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INTERVIEW: Tshepang & Politics in Botswana

My name is Tshepang Mogwera, I am a 21 year old Ohio University graduate and I hold BA degrees in Economics and Global Studies. 

Q As a young person, what are your views on politics and their importance in our society? 
A Everything is political! Politics permeate every facet of our society, including our social experiences and the economy; we are thus affected directly and indirectly by the policies adopted, and decisions made by our governments. In order for any state or institution to thrive, the internal and external politics must be conducive to achieving their goals. That is politics and it is an inextricable part of society. The water and power crises we are currently experiencing in Botswana? – They are political. In light of this, I think it is imperative that the youth not only educate themselves, but participate in politics as well. We currently have low youth participation as well as representation in Botswana. 

Q Do you think politicians and the current political climate are helping the youth develop in any way? If not, please elucidate further. 
A The youth constitutes about 60% of the population but our representation does not reflect this. Although this can be attributed to the attitude of adultism in our society, the apathy among youth towards politics also plays a role. In the same breath though, I believe that given its mandate to promote youth participation in socio-economic development of our country, the Ministry of Youth, Sports and Culture does have good programs to try to develop the youth. In politics as well, youth leagues try to advance matters that pertain to the youth. More work needs done though as it is not enough to merely have initiatives if they are not executed well, or legislation that protects the interest of the youth without the necessary tools to enforce that legislation.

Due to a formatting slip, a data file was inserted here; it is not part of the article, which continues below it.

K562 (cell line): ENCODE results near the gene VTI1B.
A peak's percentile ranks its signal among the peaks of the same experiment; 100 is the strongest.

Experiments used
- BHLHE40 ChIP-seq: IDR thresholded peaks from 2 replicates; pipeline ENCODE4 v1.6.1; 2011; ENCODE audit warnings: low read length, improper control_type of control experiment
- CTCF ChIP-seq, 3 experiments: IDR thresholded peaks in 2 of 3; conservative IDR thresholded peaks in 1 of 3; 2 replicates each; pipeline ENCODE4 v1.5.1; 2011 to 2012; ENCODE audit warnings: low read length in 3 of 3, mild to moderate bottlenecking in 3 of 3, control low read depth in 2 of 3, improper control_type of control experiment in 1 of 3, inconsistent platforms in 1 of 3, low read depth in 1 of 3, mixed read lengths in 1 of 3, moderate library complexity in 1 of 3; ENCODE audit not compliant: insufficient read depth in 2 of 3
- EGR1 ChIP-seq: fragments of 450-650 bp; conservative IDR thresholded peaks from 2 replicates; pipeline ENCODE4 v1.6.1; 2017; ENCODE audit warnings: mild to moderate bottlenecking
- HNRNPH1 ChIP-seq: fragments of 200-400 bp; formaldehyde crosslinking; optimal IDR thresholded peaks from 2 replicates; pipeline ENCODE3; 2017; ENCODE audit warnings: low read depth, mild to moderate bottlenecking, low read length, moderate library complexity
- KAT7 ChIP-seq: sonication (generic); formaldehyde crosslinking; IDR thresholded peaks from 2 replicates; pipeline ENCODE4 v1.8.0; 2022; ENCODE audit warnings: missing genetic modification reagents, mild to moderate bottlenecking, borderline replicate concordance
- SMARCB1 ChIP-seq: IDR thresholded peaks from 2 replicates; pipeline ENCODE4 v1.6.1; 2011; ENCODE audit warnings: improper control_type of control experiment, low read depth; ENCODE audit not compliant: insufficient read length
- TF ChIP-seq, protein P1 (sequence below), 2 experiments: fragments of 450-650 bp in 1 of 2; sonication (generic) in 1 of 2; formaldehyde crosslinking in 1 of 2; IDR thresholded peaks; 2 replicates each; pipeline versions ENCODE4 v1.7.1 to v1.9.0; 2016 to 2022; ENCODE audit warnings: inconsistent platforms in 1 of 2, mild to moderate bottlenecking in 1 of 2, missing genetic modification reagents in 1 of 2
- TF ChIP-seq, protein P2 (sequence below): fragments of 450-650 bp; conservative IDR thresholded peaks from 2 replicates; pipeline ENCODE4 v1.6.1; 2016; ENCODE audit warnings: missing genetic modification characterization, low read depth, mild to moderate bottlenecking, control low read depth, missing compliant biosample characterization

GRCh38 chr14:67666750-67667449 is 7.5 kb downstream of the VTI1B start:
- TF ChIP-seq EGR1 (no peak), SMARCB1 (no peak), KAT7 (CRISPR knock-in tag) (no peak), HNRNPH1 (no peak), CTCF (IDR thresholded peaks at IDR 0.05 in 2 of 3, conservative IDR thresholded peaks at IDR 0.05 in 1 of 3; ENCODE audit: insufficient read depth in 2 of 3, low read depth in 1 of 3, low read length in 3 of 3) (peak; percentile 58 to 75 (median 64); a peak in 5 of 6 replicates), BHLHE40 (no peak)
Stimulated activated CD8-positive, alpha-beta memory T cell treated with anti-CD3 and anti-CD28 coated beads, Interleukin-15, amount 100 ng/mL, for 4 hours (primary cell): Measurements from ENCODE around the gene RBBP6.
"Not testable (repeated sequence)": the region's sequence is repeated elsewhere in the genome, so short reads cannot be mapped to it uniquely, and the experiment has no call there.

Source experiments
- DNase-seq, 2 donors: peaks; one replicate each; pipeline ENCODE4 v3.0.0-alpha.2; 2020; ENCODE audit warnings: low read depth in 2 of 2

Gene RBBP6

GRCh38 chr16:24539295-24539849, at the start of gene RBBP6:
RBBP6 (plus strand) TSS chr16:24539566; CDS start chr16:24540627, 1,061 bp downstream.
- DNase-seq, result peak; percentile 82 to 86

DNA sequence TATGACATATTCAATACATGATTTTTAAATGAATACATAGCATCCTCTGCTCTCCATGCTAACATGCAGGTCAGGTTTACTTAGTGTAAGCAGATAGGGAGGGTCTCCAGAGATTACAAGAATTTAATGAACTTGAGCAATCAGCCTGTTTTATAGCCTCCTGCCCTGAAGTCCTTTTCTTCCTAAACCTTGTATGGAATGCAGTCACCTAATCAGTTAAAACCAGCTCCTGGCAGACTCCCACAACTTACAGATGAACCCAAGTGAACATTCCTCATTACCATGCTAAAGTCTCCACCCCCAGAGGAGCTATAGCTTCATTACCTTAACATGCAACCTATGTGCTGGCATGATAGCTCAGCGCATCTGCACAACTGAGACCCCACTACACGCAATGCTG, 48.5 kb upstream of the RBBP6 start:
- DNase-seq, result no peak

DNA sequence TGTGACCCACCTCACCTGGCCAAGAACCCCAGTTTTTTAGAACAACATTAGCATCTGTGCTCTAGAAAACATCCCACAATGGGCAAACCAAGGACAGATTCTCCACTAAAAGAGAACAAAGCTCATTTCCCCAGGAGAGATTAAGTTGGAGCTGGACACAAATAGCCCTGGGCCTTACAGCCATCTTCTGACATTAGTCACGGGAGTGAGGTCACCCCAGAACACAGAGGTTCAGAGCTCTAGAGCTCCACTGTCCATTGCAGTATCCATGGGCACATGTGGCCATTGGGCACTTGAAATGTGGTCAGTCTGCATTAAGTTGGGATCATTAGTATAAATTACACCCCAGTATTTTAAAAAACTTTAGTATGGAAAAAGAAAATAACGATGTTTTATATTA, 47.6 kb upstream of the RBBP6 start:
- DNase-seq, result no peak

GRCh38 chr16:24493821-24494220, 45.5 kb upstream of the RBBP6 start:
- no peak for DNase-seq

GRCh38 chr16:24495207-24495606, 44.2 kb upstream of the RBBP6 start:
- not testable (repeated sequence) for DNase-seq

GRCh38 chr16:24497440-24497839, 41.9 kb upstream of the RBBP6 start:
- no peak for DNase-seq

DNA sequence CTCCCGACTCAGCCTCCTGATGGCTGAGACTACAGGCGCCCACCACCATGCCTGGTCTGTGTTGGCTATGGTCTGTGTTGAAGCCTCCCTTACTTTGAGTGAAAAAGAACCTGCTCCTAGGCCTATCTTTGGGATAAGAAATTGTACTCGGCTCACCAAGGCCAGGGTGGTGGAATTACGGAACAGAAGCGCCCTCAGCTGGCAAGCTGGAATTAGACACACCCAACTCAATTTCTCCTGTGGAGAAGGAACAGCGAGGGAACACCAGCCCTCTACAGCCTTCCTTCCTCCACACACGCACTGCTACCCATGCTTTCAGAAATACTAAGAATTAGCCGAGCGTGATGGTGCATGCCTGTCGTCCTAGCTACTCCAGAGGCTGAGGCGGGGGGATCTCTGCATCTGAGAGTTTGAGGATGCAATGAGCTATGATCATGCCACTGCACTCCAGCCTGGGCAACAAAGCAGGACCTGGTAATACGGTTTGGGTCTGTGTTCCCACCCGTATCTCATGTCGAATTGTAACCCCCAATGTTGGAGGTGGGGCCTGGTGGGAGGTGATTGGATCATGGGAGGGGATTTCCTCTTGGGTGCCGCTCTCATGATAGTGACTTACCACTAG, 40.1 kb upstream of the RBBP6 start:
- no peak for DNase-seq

Q In your view, is the playing field equal for both men and women within the political sphere? 
A Absolutely not! Not in Botswana or across our borders. The political sphere is dominated by men and the patriarchal culture we live in perpetuates this dominance. It is even in our language - “Ga di nke di etelwa ke manamagadi pele” an adage that can be loosely translated to “women do not lead” If we, both men and women, subscribe to this, it is little wonder there is so little women participation in politics. Of the 63 members of parliament, we currently only have 5 women representatives, in a country that is majority women. We have to deliberately work towards dismantling barriers (culture, resource access, etc), and implementing policies and structures that will level out the playing field and encourage and enable more women to participate in politics. 

Q How do you see the political future of our country within the next ten to fifteen years? 
A This is a tough one for me. I am not equipped with what it takes to make an informed political analysis and say what could become of Botswana’s political climate. Looking at the past elections, however, where the ruling party was elected by less than half of the voters, and seeing the opposition garnering more following and support, I think that in the coming elections, the opposition to the current ruling party may win the elections. With regards to women participation, it is my hope that more affirmative action policies will be drawn up by political parties and adhered to, to achieve gender equality. If the increased talk of inclusion of women in politics is to go by, we could possibly be headed towards more representation by women.

An interview conducted under the Voices of Batswana Youth project created by Ms. Nozizwe W. Ntesang.


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